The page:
The Barra Fun Park has shut its doors after 20 years of operation after failing to find an insurer to renew its public liability insurance.
Barra Fun Park owner Brent Stevenson said he spoke to many brokers, but insurers refused to offer coverage. This reflects a wider trend of insurers backing away from “financially unviable” sectors of the leisure industry.
“Everything that I have worked for [and] the sacrifices that my family and I have made are being taken away for no reason. It’s very upsetting. This has been who I am for the past 20 years,” Stevenson said, as reported by Australian Leisure.
The theme park’s closure, which Stevenson hopes is temporary, reflects the experience of many attractions, holiday parks, and adventure tourism operators as premiums continue to rise.
In December, small business ombudsman Kate Carnell called for government intervention in the “failing” public liability insurance market after losses sustained in the 2019 Black Summer bushfires forced many insurers to either raise their premiums to unaffordable levels or to stop selling coverage to small businesses altogether.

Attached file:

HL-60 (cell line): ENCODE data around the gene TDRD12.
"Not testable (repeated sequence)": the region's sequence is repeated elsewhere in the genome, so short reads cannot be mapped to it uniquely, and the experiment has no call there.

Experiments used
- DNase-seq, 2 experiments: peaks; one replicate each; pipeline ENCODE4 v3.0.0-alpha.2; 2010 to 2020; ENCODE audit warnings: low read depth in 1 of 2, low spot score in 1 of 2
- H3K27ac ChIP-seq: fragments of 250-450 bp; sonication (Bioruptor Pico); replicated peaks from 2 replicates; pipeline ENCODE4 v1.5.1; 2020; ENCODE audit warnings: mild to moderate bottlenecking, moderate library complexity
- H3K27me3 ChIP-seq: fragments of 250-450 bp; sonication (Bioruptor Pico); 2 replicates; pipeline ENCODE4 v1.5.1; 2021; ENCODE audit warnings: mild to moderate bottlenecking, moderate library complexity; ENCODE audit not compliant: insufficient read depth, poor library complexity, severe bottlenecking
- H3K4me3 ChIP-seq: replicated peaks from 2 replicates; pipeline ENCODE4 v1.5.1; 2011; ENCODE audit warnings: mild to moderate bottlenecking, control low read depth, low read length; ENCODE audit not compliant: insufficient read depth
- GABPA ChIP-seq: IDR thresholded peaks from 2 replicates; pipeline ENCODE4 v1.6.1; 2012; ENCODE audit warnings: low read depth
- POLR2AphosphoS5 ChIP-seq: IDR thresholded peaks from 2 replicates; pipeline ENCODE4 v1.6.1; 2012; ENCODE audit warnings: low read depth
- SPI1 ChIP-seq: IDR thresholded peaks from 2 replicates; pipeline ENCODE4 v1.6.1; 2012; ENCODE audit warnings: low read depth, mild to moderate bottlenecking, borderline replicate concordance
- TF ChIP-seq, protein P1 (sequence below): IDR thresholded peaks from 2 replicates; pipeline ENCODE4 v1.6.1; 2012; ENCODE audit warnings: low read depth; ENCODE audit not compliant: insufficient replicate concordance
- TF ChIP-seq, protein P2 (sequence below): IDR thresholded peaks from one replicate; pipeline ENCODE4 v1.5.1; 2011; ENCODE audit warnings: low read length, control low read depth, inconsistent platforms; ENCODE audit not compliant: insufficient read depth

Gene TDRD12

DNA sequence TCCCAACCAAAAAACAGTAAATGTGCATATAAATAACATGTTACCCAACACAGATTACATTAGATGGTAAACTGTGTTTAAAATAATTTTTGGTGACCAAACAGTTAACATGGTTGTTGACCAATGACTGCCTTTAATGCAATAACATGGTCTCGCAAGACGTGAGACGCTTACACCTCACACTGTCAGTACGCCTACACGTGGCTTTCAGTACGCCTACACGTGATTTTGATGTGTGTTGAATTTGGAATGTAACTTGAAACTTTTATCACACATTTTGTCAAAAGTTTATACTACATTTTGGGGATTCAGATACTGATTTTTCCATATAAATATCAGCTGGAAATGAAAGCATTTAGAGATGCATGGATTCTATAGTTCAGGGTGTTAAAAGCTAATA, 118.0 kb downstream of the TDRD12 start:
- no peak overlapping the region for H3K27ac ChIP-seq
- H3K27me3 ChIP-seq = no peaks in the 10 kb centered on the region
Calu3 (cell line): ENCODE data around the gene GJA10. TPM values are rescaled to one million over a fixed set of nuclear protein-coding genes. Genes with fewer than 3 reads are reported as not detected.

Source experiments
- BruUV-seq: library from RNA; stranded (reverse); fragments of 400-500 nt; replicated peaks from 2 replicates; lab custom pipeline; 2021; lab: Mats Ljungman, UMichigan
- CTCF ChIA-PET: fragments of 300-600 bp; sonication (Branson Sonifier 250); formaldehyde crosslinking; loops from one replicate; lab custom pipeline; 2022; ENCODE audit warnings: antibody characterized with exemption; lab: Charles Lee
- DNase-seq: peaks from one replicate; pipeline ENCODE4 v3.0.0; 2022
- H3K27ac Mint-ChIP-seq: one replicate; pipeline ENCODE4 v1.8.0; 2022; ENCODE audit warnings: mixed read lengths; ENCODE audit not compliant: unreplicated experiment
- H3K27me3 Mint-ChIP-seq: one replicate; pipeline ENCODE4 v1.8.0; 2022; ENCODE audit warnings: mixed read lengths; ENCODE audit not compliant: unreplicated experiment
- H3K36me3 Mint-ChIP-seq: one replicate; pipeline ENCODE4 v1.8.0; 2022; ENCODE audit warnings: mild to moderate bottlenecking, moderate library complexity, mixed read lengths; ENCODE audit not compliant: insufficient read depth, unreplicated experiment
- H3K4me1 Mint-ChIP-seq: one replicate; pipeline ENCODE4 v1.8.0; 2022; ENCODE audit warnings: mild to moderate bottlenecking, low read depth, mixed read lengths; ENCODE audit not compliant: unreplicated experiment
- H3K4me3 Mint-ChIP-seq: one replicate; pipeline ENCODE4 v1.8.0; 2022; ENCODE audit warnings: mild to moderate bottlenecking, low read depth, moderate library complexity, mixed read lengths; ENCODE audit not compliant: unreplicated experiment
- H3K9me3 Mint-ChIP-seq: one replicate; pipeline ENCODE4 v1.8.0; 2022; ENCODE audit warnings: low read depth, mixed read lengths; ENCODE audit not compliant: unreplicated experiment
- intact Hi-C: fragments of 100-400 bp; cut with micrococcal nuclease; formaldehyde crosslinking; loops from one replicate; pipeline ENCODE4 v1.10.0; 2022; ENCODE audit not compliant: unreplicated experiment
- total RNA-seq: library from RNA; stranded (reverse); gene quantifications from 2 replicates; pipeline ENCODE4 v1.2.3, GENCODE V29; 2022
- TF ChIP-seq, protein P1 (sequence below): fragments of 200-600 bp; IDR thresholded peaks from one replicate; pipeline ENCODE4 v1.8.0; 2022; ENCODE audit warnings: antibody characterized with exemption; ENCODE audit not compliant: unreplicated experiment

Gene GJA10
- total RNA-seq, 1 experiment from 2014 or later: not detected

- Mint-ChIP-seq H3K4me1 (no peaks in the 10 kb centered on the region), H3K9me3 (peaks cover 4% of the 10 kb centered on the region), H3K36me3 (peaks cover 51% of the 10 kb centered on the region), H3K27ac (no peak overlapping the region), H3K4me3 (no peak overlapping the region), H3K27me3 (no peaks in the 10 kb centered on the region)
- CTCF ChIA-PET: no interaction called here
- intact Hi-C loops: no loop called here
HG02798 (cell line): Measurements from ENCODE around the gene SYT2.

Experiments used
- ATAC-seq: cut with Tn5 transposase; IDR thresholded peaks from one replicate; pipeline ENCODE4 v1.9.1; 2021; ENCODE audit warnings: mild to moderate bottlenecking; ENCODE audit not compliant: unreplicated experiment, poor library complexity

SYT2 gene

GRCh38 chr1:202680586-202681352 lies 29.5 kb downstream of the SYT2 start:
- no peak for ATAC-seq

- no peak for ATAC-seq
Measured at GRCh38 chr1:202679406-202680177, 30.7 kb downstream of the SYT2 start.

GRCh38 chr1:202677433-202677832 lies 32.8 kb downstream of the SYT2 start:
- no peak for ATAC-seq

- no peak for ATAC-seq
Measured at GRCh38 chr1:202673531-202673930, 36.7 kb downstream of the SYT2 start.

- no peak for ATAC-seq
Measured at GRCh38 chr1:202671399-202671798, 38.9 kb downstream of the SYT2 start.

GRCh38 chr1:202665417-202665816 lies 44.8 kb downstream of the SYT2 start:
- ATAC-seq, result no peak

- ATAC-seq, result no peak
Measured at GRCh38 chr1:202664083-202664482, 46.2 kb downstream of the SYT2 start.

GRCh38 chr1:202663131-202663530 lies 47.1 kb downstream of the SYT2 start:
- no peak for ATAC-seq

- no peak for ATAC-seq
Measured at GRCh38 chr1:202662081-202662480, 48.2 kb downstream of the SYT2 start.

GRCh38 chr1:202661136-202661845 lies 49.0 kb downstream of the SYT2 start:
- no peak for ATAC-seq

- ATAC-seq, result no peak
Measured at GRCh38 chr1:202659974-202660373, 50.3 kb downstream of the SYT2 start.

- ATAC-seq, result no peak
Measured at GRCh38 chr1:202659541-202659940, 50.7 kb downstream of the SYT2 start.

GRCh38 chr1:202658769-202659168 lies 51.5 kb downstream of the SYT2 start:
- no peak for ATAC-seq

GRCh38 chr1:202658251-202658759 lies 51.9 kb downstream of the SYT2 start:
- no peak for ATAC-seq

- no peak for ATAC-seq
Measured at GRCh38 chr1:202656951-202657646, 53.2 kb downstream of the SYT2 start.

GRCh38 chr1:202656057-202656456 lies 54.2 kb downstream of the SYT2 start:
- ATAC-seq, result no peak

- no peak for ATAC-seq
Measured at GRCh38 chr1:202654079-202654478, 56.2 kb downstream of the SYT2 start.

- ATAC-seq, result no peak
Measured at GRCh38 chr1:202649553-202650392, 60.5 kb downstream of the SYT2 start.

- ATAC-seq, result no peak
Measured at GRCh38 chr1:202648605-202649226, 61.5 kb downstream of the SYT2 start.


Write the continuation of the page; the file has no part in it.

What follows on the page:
Last month, Carnell urged the government to implement her insurance inquiry recommendations as many small businesses were forced to shut down after failing to take out public liability insurance.
“Throughout the course of our inquiry, hundreds of small businesses told my office they face closure if insurance remains unavailable to them,” Carnell said.
“Small businesses have told us they have either been denied insurance outright, or their premiums have as much as tripled in a few years, effectively pricing them out of the market.”
Stevenson has joined Townsville City Council’s petition calling on the Federal Parliament to liaise with the Small Business and Family Enterprise Ombudsman to address the insurance crisis and make insurance attainable for all small businesses.
The petition states: “We believe that insurance companies should not be given the freedom to exclude business by their definition of ‘high risk’.”